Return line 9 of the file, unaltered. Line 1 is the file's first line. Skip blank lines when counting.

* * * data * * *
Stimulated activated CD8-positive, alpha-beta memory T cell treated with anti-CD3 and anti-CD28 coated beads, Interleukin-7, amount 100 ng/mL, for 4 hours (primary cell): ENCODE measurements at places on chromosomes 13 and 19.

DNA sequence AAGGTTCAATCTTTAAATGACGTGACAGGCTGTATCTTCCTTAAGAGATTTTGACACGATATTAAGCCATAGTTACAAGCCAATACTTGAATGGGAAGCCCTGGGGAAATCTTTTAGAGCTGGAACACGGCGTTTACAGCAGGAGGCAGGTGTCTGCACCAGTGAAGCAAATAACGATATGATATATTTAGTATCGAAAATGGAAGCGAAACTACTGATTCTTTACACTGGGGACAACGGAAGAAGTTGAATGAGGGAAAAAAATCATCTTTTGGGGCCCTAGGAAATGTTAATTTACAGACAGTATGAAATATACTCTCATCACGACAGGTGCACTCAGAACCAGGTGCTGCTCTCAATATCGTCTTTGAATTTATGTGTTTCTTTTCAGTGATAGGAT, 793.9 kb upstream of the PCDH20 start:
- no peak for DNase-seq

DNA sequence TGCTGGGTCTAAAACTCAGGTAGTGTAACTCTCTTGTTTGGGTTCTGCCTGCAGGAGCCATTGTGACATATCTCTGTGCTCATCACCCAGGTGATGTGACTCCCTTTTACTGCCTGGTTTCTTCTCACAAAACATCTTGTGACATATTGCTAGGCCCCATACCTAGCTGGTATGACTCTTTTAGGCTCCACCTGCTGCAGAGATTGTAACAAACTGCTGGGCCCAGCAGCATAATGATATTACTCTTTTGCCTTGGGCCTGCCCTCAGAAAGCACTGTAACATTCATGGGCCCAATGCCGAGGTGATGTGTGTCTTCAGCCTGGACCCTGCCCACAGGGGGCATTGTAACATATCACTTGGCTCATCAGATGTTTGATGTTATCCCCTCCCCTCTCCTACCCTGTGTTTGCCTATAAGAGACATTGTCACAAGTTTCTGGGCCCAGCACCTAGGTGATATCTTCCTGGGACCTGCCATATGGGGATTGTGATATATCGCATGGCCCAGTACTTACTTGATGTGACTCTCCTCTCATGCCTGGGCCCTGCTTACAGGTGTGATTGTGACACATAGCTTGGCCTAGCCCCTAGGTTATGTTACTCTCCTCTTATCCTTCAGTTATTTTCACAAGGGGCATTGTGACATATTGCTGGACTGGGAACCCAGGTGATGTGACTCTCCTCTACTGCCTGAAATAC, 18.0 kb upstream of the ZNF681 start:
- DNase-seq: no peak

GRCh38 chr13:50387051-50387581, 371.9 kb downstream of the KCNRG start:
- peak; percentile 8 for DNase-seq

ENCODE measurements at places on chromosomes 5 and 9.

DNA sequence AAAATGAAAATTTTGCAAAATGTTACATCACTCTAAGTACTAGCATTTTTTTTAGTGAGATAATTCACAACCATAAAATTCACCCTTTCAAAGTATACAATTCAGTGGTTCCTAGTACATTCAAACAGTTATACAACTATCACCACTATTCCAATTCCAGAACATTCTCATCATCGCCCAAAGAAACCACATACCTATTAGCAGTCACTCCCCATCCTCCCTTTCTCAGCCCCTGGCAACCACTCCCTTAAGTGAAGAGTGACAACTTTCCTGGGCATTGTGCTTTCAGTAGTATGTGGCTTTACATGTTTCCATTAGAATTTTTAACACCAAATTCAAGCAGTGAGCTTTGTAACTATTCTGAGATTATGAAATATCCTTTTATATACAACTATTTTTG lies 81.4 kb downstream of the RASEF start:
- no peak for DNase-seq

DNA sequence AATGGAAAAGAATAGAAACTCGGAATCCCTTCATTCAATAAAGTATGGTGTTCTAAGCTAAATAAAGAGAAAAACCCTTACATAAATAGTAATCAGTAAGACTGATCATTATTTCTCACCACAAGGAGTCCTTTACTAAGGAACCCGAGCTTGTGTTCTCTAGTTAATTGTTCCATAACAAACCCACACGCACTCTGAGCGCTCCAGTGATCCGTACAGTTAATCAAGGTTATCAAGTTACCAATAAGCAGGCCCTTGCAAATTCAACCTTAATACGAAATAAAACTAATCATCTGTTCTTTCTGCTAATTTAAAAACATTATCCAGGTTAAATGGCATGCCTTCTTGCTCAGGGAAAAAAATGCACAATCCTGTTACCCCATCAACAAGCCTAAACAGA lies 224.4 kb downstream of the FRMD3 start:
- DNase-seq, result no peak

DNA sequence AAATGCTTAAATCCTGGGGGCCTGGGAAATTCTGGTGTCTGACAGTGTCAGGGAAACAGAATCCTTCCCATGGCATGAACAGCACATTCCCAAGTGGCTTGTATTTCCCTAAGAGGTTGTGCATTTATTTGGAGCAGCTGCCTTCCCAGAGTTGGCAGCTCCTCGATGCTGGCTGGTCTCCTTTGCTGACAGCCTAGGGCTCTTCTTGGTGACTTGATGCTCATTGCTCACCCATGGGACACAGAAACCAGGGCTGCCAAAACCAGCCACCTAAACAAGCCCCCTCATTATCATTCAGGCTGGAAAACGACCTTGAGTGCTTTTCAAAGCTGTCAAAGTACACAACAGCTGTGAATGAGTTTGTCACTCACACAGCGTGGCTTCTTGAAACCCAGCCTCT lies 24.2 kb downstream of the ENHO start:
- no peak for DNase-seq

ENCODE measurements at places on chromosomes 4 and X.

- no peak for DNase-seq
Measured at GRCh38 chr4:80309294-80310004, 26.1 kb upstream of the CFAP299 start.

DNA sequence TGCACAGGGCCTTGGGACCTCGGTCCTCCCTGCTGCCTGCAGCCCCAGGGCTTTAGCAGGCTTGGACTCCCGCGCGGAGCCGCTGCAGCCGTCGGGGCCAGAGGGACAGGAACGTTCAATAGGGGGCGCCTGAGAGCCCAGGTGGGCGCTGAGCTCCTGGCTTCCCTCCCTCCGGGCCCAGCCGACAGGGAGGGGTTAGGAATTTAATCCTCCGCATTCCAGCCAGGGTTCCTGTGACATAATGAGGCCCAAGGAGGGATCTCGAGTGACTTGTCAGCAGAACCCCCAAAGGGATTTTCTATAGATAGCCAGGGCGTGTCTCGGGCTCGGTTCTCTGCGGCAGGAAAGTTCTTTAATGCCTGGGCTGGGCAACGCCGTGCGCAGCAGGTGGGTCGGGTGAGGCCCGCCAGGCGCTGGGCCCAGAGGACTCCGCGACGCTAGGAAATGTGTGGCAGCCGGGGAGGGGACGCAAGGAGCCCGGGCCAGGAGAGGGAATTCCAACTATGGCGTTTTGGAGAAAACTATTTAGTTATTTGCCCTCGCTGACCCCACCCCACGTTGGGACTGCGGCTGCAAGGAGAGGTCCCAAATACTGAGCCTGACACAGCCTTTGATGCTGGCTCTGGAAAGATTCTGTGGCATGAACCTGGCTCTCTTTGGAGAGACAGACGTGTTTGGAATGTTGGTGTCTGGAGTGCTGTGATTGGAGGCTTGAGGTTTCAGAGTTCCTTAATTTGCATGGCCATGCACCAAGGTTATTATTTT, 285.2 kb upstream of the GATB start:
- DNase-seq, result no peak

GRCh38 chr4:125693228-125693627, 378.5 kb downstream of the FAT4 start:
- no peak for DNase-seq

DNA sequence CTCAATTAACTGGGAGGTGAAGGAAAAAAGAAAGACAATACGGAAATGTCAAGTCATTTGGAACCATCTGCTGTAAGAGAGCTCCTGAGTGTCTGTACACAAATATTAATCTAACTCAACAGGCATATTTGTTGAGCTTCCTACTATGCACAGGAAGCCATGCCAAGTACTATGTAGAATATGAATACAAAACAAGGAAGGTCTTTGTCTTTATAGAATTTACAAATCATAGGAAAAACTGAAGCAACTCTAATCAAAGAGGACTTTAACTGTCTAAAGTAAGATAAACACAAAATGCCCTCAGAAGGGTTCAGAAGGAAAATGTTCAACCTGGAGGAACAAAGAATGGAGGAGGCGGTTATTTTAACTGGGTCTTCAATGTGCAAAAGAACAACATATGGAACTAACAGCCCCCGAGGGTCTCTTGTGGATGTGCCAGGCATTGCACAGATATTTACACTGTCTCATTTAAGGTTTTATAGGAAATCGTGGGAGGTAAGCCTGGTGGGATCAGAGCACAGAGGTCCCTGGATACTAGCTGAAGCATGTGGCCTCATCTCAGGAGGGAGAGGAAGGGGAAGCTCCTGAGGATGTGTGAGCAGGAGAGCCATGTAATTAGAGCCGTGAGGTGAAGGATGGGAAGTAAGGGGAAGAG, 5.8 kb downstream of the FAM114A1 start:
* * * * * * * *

DNA sequence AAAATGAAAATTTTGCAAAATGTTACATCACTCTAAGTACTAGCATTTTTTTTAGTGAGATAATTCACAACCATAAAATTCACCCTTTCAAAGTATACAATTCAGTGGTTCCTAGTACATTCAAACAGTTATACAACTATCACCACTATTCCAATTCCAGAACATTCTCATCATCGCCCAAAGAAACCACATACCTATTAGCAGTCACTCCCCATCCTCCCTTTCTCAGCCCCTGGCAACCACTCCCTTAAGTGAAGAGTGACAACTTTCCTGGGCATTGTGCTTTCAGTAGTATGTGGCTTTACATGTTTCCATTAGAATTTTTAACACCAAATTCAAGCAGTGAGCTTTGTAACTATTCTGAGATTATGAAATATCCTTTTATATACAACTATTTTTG lies 81.4 kb downstream of the RASEF start: